"Hey, Aunt Franny," He said, addressing the elderly cook. She turned around and smiled sweetly. "Why, hello, Micky!" She said. "Here for your dinner?" Micky nodded, and then turned towards Peter. "I'd like you to meet Peter," he said. Peter smiled. "Nice to meet you," he said. "So you're Micky's aunt?" "Oh, no, not really!" The cook said. "Everybody calls me Aunt Franny." Micky nodded to Peter, and then, turning back to Aunt Franny, said "He's gonna stay in my room tonight, so can I get an extra plate of dinner?"

Aunt Franny looked Peter over. "Of course!" She said. "But you have to work extra hard tomorrow to pay for it! You know how Mr. Spiner is about hand-outs!"

Mr. Spiner was the owner of the building, and although he was not a hard man, he had made it very clear to his employees that his hotel was not a charity organization. So Micky agreed without so much as blinking an eye.

"Now, wait a second!" Peter said. "Micky, you don't have to do that! I can go out and get my own dinner, I don't want to make you work harder on my account." "Oh, don't worry about it!" Micky said. "I don't mind, really! Besides, Aunt Franny is a great cook! You haven't lived until you try her meatloaf!" Aunt Franny blushed and turned to the stove. "Now, Micky!" She said. "Don't think your flattery will get you any extra portions! I give the same amount of food to you that I give to everybody else!"

"I'm not lying, Aunt Franny!" Micky said, feigning surprise. "Your meatloaf really is the best!" She clicked her tongue and shook her head, but she was smiling anyway, and when she thought Micky wasn't looking, she put an extra scoop of mashed potatoes and gravy onto his plate.

This was a usual thing for the two of them, and Micky couldn't help but smile at their banter. He really hadn't been lying, Aunt Franny's meatloaf was spectacular, but he knew that whenever he commented on it that he would get a little extra food.

She handed the two boys plates, and Micky led the way to a table in the back and they sat down. Peter still looked distressed about Micky's working harder on his account, so Micky sighed.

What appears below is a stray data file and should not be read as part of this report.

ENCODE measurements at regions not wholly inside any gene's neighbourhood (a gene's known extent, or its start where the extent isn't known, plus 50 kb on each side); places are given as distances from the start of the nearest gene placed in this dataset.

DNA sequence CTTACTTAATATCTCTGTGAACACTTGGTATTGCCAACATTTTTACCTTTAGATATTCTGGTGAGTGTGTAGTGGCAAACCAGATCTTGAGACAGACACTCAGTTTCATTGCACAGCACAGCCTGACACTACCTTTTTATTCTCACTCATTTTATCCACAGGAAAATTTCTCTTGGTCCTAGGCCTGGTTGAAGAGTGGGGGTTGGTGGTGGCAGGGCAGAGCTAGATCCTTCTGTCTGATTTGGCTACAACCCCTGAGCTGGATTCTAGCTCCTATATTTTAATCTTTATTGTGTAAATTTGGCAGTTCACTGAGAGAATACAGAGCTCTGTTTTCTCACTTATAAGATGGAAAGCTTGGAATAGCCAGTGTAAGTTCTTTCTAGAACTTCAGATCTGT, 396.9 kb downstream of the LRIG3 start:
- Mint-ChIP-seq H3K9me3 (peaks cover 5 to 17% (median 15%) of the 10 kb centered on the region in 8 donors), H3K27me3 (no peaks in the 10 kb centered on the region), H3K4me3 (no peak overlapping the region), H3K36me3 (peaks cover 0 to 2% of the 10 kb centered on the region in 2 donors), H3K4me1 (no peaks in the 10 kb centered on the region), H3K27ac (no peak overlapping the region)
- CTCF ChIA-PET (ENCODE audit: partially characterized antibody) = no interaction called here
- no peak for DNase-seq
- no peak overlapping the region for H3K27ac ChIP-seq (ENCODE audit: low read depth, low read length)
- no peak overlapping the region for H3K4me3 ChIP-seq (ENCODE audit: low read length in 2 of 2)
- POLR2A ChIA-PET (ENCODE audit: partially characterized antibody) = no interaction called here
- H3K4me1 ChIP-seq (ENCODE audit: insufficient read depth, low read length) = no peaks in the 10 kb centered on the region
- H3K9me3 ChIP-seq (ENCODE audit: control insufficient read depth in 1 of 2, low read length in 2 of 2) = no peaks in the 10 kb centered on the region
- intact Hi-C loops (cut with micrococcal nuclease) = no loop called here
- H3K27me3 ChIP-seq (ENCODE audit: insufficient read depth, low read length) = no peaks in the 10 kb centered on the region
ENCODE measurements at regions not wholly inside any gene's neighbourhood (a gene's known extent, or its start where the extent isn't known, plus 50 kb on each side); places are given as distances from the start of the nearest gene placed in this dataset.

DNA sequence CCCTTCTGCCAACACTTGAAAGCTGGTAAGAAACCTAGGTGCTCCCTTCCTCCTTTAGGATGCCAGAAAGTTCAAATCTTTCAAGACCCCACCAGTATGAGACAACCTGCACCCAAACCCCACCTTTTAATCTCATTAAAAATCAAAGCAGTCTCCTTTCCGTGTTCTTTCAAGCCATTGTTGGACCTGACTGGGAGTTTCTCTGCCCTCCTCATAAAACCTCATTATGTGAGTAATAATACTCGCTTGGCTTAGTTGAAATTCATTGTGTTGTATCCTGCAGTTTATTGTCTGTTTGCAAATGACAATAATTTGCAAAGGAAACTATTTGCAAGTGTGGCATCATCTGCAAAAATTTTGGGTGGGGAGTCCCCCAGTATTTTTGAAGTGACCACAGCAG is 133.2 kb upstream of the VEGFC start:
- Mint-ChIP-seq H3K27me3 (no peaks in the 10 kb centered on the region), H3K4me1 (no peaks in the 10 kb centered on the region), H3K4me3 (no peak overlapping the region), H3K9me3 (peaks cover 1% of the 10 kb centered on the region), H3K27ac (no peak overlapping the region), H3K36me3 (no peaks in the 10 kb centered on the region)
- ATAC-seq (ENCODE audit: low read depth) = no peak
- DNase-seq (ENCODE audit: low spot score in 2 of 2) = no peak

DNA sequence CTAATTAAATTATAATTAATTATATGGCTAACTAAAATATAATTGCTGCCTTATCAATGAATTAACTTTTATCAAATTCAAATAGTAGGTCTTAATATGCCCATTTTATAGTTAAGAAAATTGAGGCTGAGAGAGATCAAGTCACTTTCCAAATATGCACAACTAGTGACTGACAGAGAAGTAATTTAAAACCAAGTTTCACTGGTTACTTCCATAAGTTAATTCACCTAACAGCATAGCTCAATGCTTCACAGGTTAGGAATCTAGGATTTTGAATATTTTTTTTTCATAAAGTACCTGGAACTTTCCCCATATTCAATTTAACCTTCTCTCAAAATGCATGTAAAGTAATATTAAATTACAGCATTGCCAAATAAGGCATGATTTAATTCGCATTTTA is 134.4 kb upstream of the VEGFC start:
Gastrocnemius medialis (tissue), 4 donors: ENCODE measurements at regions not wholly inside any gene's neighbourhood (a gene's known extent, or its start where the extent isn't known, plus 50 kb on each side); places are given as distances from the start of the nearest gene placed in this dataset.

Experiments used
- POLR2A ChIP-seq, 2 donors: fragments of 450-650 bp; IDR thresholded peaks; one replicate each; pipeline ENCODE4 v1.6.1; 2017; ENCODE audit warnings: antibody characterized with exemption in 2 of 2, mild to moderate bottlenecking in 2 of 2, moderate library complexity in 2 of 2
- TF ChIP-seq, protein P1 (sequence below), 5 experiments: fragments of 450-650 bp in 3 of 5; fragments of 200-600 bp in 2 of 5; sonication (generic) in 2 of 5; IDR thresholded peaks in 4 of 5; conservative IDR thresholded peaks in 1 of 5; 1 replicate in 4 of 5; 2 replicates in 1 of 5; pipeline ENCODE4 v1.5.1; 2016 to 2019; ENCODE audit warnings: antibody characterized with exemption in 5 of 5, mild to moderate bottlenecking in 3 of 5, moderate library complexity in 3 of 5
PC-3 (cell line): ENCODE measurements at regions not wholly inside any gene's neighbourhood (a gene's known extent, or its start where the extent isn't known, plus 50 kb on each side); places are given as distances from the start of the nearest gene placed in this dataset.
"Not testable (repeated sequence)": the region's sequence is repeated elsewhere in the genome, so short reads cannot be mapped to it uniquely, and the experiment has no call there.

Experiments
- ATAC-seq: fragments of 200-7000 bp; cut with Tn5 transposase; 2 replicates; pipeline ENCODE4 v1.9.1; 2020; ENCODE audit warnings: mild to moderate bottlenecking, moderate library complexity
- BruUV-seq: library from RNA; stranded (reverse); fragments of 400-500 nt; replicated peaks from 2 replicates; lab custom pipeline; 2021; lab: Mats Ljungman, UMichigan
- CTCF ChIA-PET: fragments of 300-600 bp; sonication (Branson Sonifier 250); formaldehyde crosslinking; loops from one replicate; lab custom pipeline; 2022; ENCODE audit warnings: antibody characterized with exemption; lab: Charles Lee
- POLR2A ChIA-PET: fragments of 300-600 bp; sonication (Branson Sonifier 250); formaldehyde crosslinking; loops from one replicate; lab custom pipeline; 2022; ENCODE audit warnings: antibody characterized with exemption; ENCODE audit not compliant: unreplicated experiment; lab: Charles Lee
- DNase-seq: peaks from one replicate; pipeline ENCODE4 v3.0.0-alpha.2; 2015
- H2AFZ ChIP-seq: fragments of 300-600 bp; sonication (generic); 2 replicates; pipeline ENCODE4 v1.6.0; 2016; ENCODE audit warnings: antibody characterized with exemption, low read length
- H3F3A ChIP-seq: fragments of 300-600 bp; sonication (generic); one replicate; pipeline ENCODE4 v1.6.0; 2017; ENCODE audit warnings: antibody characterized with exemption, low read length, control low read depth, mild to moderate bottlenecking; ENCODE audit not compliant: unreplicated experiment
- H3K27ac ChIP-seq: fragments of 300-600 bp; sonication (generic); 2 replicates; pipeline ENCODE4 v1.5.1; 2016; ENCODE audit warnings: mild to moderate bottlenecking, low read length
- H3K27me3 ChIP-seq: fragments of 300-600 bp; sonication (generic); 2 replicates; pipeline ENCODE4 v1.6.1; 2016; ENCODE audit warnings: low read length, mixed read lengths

"Look, Peter," he said. "I really don't mind working a little bit extra tomorrow. I don't!" Peter frowned in thought. "Hey!" He said. "Maybe I could help you tomorrow! That way, you won't have to work harder, and we can still pay off the extra food!"

"Say, Peter, that's a great idea!" Micky said. "I get home from school at 3:30, so we'll start then. You okay with hanging around that long?" Peter shrugged. "Sure, I don't mind. I kinda felt like staying around town for a little while anyway."

Micky smiled. Working at the hotel was never really fun, but maybe with Peter around, it would make the work go by just a little bit faster, and maybe he would enjoy it a bit more.

The two of them ate the rest of their dinner and chatted away as if they were old friends. Peter absolutely fell in love with Aunt Franny's meatloaf, and he joined Micky in showering her with compliments, which ended up with her giving them both a small plate of dessert, "In honor of it bein' Sunday, and all!" After dinner, they went up to Micky's room and stayed up late, Peter telling stories of life on the road. At about midnight, Peter realized the time, and knowing that his new friend had school in the morning, said he was ready for bed.

After a very small argument over who would get the bed, Peter gave in to avoid conflict, and reluctantly took the bed as Micky, happy that he had won, laid down on the couch with an extra blanket.

Peter fell asleep almost instantly, and Micky briefly wondered how long it had been since his new friend had slept on a bed, but soon his thoughts gave way to sleep as well. As he drifted off, he smiled. He had plenty of friends at school, he was far from lonely. But he always felt just a little bit happier whenever he made one more friend in the world.